If you have recently moved, started a family, or are just interested in finding a new church to attend regularly, before you just start going to any church, ask yourself the question "What is it I need from a church?" Do you need to pray more? Worship more? Praise more? Do you want to study the religious text more? Do you need emotional support or spiritual counseling? Do you need to be involved in a church that provides many social activities? Do you want to evangelize or be involved in community outreach services? Is it extremely important to you that the church is conveniently located close to where you live?
Once you've discovered what you need from a church, take out a pen and some paper and write down your needs. Then, prioritize them (write down your most important need first, the next one second, etc). After you've done this, review your list. The needs at the top of your list are your "non-negotiable" needs because they are the ones that are the most important to you. The needs that come after your first few needs are called "negotiable" needs because they are less important to you. The church you choose to attend should meet your number-one non-negotiable need, as many of your non-negotiable needs as possible, and some of your negotiable needs.
Keep in mind that your spouse or significant other may have different needs than you do. It may be extremely important to you that the church you attend offer many social activities, while your spouse might prefer that the church you attend offer more study groups or be located more closely to where you live.
Have a discussion with your significant other about each of your number-one non-negotiable needs and your negotiable needs. Be willing to negotiate and compromise in order to find a church that is right for both of you. Keep in mind, the church you choose to attend together should meet both of your number-one needs.
If you have children, it is important that you consider their needs as well. If they are old enough to realize what it is they need or want from a church, ask them! If they are too young to figure this out for themselves, then you can simply ask them if they liked attending the church that you visited after the service is over. Some good rules of thumb when choosing a church that is right for your children are:
- Make sure that the church has a children's program that is appropriate for the age of your children. Don't expect your teenager to get anything from a church that only offers adult services or grade school programs. Likewise, don't expect your grade school kids to enjoy a high school youth group program. They won't want to go!
- Make sure that the children's program is fun and full of social activities (outings, trips, camps, etc.). Your kids are in school five days a week and their religious training should be enjoyable as well as full of opportunities for them to make new friends with children their own age. It's extremely important for youth of all ages to meet new people and develop new social skills.
- Make sure that the children's program is focused on helping your kids to develop high moral judgment and effective coping skills. Children need to learn the difference between what is right and what is wrong for them and they need to learn how to effectively cope with social issues. If your children are younger than pre-teen, be sure that the program focuses on basic moral issues such as telling the truth, learning to forgive, having faith, etc. If your children are pre-teen and above, be sure that the children's program addresses relevant issues like the use of drugs, sex, peer pressure, etc., and how to cope with these issues effectively.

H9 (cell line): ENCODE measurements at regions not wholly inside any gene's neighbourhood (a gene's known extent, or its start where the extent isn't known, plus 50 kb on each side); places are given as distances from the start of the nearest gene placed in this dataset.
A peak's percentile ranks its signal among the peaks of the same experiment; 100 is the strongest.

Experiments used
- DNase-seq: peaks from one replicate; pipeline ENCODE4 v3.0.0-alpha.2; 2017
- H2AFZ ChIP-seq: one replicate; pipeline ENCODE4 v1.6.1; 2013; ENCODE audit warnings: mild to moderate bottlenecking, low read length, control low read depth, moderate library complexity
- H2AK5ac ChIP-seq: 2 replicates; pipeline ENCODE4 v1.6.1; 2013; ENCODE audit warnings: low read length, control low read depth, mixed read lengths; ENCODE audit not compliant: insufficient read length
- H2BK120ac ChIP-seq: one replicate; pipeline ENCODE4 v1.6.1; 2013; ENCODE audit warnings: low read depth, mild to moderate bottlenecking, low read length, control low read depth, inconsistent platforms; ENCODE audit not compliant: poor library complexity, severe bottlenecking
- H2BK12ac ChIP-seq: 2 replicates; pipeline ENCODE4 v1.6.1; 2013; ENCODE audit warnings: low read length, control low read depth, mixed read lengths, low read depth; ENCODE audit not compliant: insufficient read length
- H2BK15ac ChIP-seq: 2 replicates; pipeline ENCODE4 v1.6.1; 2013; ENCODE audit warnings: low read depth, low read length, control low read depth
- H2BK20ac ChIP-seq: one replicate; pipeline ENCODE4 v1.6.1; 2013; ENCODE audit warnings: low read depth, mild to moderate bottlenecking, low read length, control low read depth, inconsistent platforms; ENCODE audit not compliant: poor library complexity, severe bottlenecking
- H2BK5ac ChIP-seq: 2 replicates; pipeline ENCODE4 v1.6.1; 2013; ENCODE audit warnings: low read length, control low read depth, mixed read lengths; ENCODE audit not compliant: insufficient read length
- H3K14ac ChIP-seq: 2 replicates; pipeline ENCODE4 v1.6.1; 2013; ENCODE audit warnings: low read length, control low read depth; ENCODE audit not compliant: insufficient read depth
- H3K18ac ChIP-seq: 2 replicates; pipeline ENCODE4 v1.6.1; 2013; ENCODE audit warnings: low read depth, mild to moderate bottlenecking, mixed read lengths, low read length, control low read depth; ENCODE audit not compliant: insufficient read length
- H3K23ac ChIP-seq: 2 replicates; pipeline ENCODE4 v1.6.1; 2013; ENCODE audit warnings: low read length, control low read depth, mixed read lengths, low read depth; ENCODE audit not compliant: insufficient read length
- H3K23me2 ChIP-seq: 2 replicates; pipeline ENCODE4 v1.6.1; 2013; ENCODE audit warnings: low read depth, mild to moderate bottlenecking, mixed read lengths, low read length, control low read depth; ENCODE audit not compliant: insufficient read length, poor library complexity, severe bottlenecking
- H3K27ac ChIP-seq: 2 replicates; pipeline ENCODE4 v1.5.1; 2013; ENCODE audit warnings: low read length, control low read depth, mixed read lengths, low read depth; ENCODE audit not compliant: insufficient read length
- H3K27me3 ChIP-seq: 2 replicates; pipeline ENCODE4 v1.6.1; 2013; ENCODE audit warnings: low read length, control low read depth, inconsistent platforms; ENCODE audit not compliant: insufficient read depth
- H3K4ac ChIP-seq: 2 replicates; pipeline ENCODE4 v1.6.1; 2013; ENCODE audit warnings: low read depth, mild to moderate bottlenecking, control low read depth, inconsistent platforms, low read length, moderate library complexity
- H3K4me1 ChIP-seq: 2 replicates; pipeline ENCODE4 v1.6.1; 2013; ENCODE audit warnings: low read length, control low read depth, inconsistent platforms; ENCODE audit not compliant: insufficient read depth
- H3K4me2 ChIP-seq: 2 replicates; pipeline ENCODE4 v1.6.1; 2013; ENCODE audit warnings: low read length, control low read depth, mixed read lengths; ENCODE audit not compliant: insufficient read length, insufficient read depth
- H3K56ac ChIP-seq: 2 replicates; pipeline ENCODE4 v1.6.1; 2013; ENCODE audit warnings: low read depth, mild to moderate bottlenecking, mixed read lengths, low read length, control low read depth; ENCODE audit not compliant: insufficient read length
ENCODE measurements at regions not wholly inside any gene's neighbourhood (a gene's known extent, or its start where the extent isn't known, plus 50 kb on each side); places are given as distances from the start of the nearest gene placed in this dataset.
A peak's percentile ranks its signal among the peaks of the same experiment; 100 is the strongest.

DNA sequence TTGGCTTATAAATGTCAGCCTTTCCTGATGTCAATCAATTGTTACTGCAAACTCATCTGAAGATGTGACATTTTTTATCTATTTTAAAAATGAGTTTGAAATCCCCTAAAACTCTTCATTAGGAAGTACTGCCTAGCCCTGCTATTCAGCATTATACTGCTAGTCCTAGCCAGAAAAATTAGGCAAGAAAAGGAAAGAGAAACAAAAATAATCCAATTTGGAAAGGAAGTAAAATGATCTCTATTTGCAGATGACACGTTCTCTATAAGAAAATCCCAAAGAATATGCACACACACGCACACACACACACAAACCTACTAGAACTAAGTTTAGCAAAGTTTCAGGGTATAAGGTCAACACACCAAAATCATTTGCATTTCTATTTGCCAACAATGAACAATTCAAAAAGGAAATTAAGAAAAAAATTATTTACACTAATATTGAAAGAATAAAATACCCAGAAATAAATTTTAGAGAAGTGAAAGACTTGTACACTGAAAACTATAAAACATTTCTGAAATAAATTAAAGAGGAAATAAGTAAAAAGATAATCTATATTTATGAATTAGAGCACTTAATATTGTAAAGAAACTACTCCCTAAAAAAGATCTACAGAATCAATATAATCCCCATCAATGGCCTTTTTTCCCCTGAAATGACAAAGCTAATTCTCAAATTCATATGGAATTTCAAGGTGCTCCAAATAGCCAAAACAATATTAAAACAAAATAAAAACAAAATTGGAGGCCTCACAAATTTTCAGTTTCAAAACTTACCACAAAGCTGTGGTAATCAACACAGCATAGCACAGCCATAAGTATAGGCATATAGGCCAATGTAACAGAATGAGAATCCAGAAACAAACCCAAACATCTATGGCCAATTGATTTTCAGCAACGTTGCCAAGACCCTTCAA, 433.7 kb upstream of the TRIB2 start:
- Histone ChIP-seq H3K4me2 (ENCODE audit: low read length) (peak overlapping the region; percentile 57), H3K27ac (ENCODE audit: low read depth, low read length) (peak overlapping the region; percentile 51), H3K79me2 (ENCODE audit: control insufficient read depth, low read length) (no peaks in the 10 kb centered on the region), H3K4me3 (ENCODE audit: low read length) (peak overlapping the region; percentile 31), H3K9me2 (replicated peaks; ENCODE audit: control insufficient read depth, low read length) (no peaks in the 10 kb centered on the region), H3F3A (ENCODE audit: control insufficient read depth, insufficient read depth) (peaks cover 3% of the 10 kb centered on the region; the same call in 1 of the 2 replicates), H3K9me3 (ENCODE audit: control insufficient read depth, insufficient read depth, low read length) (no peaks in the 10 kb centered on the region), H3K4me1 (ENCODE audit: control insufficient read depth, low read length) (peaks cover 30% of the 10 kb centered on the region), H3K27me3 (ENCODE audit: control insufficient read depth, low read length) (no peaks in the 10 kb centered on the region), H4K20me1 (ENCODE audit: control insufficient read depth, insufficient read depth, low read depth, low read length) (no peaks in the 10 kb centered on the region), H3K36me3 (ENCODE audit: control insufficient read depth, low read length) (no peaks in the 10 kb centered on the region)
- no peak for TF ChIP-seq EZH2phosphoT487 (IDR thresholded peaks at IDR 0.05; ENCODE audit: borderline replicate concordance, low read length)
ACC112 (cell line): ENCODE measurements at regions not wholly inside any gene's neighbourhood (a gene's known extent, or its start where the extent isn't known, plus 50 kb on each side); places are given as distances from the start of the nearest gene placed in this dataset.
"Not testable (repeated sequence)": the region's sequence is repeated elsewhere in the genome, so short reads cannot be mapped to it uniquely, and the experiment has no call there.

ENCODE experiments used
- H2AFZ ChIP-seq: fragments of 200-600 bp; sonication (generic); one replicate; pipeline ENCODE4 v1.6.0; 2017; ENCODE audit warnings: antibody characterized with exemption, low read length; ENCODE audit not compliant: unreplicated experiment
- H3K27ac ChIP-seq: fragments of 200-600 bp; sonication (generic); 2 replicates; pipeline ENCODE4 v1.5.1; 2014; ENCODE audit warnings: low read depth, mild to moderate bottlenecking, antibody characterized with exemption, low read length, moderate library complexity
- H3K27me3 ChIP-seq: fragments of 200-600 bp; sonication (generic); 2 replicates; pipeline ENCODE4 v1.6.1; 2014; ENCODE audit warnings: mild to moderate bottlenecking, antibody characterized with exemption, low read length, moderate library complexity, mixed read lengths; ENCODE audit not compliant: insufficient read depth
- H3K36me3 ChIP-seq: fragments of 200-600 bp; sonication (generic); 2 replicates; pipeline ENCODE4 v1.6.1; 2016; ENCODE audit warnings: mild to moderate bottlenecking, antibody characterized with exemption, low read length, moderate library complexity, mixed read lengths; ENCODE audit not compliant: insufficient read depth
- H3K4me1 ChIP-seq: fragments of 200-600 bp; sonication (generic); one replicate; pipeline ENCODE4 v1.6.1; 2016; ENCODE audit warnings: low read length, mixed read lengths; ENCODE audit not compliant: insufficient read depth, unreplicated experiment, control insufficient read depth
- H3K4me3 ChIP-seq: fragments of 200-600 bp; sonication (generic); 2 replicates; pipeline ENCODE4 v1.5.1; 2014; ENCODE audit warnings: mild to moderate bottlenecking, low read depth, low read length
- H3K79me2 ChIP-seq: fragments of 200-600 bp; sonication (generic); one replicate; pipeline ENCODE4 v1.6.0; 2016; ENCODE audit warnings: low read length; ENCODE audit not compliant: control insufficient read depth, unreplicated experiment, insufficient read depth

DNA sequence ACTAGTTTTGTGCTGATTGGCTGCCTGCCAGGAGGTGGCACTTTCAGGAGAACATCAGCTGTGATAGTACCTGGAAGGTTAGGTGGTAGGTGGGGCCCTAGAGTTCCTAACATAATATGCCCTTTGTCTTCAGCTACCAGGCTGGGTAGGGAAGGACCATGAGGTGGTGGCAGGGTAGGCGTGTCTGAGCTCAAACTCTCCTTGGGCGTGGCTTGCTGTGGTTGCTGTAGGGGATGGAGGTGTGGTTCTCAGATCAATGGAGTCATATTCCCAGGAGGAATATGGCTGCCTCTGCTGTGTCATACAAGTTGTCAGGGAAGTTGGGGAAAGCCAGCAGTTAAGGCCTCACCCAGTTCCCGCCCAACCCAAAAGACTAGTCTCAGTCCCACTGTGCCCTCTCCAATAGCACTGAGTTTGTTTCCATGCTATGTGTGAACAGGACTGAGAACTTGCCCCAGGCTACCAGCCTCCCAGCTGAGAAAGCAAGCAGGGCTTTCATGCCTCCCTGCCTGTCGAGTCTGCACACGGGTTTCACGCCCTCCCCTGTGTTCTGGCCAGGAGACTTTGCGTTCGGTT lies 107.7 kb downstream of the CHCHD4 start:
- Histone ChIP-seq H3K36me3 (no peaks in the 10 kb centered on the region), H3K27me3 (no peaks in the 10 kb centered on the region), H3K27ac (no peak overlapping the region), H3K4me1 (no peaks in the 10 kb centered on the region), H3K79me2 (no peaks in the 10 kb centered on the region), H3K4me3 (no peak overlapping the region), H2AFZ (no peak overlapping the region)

Once you and your family have agreed on what you are looking for in a church, look through your local Yellow Pages or ask friends and other family members to help you find churches in your neighborhood of that specific religion. For example, if you are Jewish, ask friends to help you look for a synagogue in your area. A synagogue is a place of worship in the Jewish community. If you are Islamic, ask friends to help you look for a mosque, which is a place of worship for Muslims. Also, you should choose three different places of worship to visit so you and your family will have plenty of options to choose from.
Keep in mind, not every church service is the same. Visiting a church just once really doesn't give you a good understanding of what the services or the congregation of that church is usually like. For this reason, I suggest that you visit each church (or place of worship) at least three different times before you decide whether or not it is the right place for you and your family. There are usually pamphlets or brochures available in the lobby of the place you are visiting that will describe the various services that particular place of worship has to offer. They are typically located by the front door in plain sight or are distributed by staff members at the front doors. If you do not see any brochures about the church you are attending, ask a staff member for assistance or call the church and ask them to send you some information in the mail.
Once you know your needs and the needs of your family, and you know what each of the three churches you've selected has to offer, you are then ready to choose a church that is right for all of you. Remember, the church you choose should meet everyone's first non-negotiable need and as many of the other needs as possible.
Congratulations, you're now ready to choose a church!